The bill would also seek, and this is quite remarkable and something we need to debate as we move forward, that even if a person is successful in claiming refugee status, even if the person finds a way to convince the government that being sent back would mean the person's certain death, torture or some other horrible outcome, the government reserves the right after five years, after the person has spent five years in Canada and has naturalized here and has established roots, to say it has changed its mind and the person is out of here. The person can spend five years here as a legitimate refugee and then after those five years, the government says, “See you later”, and the person is back out. For those five years the person obviously will be living under a constant threat of being tossed out. How will the person be able to establish himself or herself? How will he or she be able to make a meaningful contribution to Canadian society?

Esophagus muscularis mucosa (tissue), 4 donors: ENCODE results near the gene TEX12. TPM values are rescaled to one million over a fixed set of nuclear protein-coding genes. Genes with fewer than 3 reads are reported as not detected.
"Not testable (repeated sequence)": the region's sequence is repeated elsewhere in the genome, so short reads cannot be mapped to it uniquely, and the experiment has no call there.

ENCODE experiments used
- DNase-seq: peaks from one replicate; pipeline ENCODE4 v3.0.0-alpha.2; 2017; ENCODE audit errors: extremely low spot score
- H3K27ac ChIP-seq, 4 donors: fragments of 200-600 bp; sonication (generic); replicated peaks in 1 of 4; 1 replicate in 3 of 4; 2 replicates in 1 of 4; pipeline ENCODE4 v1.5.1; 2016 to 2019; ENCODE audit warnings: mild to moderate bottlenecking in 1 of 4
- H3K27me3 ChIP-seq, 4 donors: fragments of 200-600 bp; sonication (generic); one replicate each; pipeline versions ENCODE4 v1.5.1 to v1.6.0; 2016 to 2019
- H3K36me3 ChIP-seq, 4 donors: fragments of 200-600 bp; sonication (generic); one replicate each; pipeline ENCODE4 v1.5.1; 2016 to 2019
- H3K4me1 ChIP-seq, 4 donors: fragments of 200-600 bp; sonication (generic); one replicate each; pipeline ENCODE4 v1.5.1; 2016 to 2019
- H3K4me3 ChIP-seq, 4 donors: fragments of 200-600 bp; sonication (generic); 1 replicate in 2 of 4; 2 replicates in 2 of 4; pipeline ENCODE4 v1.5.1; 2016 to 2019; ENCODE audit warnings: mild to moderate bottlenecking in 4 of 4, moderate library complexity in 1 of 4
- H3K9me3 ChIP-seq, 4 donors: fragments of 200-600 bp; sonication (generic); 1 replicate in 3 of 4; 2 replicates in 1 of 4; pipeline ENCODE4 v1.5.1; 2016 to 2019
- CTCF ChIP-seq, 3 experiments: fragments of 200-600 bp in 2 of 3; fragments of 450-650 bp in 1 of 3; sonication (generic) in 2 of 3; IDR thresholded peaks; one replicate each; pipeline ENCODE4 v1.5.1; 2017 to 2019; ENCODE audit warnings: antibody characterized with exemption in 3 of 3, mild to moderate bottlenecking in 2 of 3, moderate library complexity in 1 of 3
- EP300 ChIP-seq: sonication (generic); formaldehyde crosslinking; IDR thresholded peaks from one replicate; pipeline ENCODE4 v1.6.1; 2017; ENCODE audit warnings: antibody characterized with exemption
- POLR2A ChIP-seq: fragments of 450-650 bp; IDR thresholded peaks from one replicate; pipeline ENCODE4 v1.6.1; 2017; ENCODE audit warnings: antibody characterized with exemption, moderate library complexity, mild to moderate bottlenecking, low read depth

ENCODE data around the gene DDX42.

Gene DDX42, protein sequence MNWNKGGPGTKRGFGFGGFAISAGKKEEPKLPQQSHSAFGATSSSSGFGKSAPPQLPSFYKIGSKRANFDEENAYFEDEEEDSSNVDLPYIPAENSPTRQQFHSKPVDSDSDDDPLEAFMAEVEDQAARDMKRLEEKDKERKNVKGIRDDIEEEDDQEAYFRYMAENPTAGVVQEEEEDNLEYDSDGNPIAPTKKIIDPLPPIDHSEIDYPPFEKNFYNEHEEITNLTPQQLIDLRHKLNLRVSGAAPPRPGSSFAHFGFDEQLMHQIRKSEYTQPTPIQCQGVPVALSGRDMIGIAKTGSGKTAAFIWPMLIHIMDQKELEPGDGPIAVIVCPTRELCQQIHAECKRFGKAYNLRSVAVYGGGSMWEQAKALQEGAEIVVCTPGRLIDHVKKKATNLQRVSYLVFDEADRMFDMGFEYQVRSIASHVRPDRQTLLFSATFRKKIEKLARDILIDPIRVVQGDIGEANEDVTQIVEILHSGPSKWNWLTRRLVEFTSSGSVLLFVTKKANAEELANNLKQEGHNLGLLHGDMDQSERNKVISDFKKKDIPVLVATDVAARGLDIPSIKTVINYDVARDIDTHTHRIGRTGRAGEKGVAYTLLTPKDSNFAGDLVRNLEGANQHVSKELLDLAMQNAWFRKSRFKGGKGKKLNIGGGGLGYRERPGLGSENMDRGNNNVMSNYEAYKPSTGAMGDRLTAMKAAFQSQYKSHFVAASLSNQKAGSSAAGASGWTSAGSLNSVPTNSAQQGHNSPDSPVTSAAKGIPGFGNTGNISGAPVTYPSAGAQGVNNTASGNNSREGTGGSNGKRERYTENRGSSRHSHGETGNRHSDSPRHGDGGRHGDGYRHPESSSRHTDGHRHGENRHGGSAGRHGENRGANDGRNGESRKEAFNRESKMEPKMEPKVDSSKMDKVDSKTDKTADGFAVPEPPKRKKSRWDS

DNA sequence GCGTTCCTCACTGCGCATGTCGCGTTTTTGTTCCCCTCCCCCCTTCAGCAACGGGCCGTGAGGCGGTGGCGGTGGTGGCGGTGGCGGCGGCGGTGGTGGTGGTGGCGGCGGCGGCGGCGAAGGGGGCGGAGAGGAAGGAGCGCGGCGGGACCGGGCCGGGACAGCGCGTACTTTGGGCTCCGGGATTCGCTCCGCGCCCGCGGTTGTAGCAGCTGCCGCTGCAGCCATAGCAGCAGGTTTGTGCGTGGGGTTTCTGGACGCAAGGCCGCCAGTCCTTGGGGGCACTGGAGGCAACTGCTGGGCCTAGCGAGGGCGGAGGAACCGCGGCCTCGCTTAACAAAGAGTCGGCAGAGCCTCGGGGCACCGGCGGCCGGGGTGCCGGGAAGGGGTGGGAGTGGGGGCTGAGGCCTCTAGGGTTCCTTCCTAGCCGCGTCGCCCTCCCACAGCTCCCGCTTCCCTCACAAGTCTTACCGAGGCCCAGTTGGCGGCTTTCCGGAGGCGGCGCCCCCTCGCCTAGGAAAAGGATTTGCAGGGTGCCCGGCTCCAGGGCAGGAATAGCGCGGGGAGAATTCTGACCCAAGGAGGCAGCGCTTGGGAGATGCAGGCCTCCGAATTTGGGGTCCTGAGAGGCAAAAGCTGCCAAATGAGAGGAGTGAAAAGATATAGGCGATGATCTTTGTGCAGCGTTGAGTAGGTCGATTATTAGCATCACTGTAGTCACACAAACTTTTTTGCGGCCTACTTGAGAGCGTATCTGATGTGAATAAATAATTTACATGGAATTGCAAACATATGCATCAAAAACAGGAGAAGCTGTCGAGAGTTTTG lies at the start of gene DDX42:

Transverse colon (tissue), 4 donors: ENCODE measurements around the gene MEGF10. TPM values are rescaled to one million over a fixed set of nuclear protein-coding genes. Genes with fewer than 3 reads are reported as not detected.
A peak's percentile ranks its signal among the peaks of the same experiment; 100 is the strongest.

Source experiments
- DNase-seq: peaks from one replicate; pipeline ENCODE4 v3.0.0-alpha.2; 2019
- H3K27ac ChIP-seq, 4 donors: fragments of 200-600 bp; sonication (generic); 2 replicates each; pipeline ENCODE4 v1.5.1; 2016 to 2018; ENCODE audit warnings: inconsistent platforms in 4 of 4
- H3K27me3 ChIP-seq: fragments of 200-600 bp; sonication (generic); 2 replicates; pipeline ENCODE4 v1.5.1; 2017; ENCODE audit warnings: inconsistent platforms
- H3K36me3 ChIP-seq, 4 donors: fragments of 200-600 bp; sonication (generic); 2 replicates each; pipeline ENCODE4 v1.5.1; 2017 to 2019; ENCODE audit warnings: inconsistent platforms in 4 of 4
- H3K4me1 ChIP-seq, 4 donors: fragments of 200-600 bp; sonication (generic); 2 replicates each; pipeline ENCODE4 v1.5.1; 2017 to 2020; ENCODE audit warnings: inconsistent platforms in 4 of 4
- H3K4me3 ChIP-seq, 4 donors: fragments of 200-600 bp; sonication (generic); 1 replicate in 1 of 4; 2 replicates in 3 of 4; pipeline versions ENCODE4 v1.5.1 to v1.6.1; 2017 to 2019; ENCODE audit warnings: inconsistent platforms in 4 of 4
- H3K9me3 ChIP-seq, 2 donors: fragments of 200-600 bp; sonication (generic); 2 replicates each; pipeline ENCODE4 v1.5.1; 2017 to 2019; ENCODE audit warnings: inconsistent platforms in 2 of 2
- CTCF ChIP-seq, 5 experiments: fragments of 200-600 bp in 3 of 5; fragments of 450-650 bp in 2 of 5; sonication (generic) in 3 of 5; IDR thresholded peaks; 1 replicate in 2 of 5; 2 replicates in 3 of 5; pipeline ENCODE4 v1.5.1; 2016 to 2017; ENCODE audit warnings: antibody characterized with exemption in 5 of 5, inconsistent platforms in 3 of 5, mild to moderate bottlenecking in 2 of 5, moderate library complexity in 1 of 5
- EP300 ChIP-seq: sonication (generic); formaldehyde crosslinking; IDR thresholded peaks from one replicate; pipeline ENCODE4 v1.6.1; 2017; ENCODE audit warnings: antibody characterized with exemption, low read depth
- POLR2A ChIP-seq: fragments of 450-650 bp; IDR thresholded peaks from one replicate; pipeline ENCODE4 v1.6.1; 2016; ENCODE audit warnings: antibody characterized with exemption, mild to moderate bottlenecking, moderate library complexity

During that five year ban, and again we are talking about legitimate refugees, the person is also barred from applying for permanent residence. He or she is barred from travelling outside the country for five years. He or she cannot sponsor family members. Let us remember who these family members are. They are the wife or the husband, or the person's children.
We need to proceed very carefully, because when we change legislation, it has profound implications. There is no question we need to get tough with those who would smuggle the most desperate and the most weak out there, but the bill, full of its flaws, appears to me to be infinitely more about playing politics than it is about finding solutions.
People who hoped as they read headlines that the bill would be the thing that would save us from future situations such as we saw, will be sorely disappointed when they look beneath the veneer, because like so much of what the Conservative Party puts forward, it is about the talking points and it is not about the substance.